Also, it seems you are going to treat transwarp drive as an already developed feature to be installed aboard this ship type, rather than treating this ship type as a means for developing transwarp drive. I certainly agree this makes more sense. But if so, we probably have to drop the fandom notion that transwarp was a conceptual failure. It must have been a well-proven success if Starfleet risked installing it aboard this important ship type. Perhaps the installation was something of a disappointment, yes, but the transwarp theory itself must have been valid.

I'd drop the "infinite velocity" angle altogether. It's not stated in ST3, and it's not a feature of Borg transwarp, so it need not really be a feature of Starfleet transwarp, either. Just because the ship's computer says "all speeds available through transwarp drive" doesn't mean that all speeds in existence (from zero to infinite) would be available. It may merely mean that all the speeds for which this ship has been built are currently greenlighted by the internal diagnostics system.

Timo Saloniemi

JNG March 23 2009 01:58 PM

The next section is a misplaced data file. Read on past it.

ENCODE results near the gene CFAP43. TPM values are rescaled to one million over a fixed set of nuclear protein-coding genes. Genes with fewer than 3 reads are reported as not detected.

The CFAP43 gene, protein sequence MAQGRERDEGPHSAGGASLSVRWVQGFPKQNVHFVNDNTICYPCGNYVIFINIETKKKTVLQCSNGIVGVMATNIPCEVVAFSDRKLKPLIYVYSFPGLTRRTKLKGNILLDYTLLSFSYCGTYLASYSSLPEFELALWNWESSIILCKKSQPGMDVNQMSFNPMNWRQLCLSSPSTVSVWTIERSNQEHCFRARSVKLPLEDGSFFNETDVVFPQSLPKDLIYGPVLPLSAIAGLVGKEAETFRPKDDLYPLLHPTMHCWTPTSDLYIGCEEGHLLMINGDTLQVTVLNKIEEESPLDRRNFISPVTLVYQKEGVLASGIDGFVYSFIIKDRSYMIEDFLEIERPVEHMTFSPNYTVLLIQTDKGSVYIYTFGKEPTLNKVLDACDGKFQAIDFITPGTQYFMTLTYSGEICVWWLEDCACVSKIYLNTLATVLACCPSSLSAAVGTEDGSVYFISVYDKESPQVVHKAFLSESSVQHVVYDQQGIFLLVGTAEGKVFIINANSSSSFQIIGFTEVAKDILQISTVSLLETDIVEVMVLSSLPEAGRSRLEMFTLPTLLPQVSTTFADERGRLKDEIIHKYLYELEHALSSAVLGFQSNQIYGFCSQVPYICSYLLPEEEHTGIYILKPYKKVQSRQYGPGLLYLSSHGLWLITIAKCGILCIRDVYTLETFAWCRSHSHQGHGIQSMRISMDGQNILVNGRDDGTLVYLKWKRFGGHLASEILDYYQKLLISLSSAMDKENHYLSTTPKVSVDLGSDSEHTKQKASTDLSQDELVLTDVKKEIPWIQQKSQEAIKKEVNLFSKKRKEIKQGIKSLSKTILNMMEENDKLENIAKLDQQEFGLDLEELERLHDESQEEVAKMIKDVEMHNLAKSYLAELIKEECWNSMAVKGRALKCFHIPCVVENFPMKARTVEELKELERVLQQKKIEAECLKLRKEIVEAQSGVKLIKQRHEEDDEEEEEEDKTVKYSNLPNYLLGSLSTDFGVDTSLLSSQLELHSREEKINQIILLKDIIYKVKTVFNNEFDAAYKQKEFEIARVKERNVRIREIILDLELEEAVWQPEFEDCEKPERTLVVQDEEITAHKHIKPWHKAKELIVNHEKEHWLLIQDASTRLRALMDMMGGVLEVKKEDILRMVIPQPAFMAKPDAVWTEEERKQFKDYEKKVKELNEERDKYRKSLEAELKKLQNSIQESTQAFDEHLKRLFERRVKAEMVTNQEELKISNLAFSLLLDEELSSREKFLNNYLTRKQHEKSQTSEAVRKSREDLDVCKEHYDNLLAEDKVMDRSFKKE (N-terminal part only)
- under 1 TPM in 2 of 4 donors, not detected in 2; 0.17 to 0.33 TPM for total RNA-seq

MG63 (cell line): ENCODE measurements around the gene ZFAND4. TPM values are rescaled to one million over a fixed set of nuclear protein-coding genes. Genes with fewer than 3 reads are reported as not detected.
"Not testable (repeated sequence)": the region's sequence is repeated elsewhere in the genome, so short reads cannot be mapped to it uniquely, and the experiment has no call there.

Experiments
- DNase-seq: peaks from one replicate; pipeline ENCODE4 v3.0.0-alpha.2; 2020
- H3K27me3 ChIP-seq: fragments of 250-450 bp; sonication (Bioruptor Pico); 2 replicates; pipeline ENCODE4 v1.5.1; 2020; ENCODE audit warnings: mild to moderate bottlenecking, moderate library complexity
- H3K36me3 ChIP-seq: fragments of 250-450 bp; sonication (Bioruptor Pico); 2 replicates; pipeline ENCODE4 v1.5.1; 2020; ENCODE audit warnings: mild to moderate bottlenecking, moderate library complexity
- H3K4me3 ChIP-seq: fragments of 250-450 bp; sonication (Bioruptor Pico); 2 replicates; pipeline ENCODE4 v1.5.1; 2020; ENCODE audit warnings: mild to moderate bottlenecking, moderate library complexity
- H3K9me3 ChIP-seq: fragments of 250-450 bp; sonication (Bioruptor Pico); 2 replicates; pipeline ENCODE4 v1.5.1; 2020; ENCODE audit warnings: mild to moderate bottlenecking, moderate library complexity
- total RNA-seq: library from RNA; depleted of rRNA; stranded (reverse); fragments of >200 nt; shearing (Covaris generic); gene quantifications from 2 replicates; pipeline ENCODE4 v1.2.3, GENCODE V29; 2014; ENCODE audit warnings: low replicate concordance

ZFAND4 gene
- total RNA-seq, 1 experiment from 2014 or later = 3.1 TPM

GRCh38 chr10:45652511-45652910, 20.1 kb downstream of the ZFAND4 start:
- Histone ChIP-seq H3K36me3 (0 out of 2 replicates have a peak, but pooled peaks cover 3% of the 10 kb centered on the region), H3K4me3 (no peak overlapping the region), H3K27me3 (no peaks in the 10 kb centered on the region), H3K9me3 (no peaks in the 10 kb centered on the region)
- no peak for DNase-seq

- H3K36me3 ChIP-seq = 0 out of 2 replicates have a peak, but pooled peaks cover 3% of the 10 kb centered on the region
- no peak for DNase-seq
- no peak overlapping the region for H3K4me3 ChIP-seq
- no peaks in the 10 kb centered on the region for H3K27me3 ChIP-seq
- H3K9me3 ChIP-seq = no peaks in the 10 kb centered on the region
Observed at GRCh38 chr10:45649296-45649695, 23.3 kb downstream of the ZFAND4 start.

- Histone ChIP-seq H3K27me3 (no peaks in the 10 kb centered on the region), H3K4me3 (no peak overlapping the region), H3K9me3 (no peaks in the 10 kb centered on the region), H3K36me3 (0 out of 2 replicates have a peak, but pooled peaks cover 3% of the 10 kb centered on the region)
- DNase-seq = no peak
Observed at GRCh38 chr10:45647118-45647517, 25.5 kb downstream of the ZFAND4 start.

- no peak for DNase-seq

Re: Excelsior Technical Manual - Revived!
 
I like what Styles called it: "incredible machine."

Praetor March 23 2009 07:29 PM

Re: Excelsior Technical Manual - Revived!
 
Quote:

kitsune wrote: (Post 2744723)
Quote:

Praetor wrote: (Post 2744550)
So various talk 'round these parts has made me decide to start working on my Excelsior Technical Manual again after, what, two years?

This sounds like a really fun project! I've been lamenting the lack of a tech manual for the Excelsior class.

Thanks! That's what motivated me to do it.

Quote:

Quote:

Praetor wrote: (Post 2744550)
It is tentatively titled 'Excelsior: Infinite Velocity.'

Why not Excelsior: The Great Experiment?
"Infinite velocity" evokes bad memories of a certain absurd Voyager episode that shall remain nameless.